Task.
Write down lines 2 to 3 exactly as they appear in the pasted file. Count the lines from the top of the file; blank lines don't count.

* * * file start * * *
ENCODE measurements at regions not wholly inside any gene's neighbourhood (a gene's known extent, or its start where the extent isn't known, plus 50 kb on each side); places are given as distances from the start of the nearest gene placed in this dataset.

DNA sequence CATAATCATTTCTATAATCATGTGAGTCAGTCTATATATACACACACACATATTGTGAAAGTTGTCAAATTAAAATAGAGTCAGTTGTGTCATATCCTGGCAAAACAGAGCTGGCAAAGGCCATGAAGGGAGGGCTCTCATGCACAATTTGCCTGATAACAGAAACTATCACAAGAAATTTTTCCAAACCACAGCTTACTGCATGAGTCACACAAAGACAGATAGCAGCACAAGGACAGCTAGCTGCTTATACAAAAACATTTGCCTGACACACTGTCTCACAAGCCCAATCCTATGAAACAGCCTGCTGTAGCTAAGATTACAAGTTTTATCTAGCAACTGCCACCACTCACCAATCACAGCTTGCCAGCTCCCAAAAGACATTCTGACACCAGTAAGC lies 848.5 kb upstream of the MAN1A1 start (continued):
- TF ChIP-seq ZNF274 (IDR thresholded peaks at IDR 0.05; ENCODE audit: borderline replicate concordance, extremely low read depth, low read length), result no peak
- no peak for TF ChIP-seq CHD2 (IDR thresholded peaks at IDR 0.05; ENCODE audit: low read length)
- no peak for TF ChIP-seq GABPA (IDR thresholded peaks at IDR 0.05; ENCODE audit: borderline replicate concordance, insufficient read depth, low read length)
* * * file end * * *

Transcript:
DNA sequence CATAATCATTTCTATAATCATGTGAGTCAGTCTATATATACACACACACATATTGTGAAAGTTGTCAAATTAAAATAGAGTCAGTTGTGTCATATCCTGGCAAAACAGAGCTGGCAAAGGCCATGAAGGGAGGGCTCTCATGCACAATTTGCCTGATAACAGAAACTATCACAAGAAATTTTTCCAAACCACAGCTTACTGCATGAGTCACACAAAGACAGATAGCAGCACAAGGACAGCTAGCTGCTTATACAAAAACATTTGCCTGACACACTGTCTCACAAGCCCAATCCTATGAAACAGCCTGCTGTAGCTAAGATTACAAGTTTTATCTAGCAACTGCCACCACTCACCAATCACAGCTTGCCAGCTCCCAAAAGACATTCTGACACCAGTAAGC lies 848.5 kb upstream of the MAN1A1 start (continued):
- TF ChIP-seq ZNF274 (IDR thresholded peaks at IDR 0.05; ENCODE audit: borderline replicate concordance, extremely low read depth, low read length), result no peak